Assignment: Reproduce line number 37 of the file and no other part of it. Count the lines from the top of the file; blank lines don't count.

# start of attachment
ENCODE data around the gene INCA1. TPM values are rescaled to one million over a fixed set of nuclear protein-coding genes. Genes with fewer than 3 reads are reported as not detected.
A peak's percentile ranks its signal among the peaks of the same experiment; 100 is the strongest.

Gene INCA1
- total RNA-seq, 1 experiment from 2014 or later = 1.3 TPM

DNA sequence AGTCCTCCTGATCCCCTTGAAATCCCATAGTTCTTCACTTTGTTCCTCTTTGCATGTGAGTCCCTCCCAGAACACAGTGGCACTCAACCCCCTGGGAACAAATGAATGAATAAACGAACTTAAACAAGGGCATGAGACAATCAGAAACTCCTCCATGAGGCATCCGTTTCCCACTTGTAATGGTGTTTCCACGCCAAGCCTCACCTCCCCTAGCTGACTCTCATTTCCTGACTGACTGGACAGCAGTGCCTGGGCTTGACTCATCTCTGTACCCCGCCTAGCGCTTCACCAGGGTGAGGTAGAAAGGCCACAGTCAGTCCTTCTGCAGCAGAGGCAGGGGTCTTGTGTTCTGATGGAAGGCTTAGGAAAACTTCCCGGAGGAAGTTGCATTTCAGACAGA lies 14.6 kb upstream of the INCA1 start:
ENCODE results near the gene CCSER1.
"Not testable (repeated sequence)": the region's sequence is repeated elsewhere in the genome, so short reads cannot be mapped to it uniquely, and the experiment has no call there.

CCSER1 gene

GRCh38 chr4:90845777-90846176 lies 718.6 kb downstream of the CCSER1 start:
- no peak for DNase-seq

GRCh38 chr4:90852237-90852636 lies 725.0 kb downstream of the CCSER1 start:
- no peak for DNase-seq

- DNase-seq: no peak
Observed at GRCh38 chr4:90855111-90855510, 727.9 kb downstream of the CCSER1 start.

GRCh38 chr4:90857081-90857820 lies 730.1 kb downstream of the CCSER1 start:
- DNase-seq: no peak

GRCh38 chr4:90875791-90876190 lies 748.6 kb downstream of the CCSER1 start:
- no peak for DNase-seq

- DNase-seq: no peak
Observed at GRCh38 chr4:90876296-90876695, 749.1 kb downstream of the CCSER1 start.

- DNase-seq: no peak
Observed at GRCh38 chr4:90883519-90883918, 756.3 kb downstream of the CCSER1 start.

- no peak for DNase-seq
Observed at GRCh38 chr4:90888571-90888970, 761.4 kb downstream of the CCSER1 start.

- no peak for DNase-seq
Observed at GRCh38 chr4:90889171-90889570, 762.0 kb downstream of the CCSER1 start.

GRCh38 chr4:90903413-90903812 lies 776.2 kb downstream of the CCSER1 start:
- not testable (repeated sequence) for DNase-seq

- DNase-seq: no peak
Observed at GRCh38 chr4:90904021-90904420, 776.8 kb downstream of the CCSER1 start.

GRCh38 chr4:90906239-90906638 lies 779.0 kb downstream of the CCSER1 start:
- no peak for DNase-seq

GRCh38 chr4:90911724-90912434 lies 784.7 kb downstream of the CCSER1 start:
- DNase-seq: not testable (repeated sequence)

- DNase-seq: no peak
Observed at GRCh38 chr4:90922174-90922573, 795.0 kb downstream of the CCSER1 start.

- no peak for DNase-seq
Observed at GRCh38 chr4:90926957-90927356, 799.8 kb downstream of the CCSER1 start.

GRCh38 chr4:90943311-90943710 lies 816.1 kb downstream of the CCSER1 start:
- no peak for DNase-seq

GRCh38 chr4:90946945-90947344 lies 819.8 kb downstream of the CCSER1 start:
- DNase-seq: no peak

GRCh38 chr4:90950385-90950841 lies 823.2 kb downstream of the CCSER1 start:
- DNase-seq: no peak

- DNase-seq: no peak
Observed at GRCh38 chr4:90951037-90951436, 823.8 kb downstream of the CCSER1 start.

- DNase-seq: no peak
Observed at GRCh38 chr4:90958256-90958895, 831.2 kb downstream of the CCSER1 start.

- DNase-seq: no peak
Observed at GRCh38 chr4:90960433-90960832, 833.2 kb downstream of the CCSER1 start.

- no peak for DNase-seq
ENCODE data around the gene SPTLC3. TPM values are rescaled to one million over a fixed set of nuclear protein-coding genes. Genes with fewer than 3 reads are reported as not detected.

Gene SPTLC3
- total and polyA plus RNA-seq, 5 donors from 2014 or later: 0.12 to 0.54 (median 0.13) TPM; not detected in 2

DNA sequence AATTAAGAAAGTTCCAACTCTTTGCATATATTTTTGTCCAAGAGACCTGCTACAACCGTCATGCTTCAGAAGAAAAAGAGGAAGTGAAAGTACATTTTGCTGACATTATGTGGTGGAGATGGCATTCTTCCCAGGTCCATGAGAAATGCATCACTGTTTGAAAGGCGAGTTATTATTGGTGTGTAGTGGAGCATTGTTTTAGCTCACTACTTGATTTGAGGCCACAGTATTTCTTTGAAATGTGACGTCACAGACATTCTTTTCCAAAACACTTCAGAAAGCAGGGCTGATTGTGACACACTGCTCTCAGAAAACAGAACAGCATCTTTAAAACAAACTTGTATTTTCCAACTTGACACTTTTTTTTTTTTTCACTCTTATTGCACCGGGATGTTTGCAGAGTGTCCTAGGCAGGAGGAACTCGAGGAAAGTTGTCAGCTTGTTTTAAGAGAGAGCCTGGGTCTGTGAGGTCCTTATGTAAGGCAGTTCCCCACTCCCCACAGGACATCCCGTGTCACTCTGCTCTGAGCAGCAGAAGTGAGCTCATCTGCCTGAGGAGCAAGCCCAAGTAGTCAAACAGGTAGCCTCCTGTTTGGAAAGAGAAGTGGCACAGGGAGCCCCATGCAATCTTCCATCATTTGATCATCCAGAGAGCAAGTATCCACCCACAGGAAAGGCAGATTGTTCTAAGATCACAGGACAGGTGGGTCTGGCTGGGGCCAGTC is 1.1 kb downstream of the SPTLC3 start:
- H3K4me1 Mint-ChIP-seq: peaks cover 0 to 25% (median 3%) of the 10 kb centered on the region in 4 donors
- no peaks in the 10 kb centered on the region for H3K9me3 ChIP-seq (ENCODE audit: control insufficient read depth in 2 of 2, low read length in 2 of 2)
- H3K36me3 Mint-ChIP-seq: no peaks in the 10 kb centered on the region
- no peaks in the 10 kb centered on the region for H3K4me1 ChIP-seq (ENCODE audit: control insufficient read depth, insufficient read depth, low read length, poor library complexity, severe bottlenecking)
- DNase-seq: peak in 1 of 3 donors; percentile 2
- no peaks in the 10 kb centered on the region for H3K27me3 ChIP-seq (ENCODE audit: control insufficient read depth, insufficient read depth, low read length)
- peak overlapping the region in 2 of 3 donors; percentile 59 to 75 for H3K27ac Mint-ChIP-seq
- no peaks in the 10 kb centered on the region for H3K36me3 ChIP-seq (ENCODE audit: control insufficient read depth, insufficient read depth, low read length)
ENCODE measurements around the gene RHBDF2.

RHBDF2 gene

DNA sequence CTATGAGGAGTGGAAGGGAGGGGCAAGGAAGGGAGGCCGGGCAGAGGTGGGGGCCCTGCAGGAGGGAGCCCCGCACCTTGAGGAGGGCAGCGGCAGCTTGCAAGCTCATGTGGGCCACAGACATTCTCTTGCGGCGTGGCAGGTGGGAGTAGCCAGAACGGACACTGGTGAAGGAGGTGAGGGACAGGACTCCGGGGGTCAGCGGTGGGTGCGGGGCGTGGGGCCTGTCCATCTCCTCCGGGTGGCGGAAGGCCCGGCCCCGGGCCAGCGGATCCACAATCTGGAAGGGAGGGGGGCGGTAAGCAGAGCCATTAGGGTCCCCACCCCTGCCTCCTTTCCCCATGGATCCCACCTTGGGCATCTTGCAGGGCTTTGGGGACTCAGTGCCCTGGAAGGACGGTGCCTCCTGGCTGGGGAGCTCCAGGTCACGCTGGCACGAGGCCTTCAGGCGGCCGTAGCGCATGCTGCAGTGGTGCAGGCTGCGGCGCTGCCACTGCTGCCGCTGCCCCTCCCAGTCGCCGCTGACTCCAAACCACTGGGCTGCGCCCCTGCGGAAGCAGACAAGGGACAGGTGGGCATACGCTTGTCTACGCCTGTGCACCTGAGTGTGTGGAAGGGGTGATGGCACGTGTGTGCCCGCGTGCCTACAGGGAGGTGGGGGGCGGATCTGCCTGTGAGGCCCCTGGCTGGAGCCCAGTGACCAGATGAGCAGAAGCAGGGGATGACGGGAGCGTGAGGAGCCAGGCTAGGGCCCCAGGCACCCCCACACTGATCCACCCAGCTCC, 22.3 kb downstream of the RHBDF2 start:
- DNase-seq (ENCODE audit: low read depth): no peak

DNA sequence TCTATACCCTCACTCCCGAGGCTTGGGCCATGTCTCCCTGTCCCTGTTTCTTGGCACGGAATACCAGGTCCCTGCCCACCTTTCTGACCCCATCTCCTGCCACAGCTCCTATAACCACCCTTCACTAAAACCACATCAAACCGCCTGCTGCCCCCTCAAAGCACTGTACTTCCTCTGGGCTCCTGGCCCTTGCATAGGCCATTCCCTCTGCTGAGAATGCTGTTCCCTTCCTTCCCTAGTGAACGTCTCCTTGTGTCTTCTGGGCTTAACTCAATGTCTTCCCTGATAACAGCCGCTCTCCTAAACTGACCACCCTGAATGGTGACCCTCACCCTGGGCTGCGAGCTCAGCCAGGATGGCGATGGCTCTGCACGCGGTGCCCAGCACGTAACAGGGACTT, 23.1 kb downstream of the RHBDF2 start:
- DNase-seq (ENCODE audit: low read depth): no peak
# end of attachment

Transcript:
- no peak for DNase-seq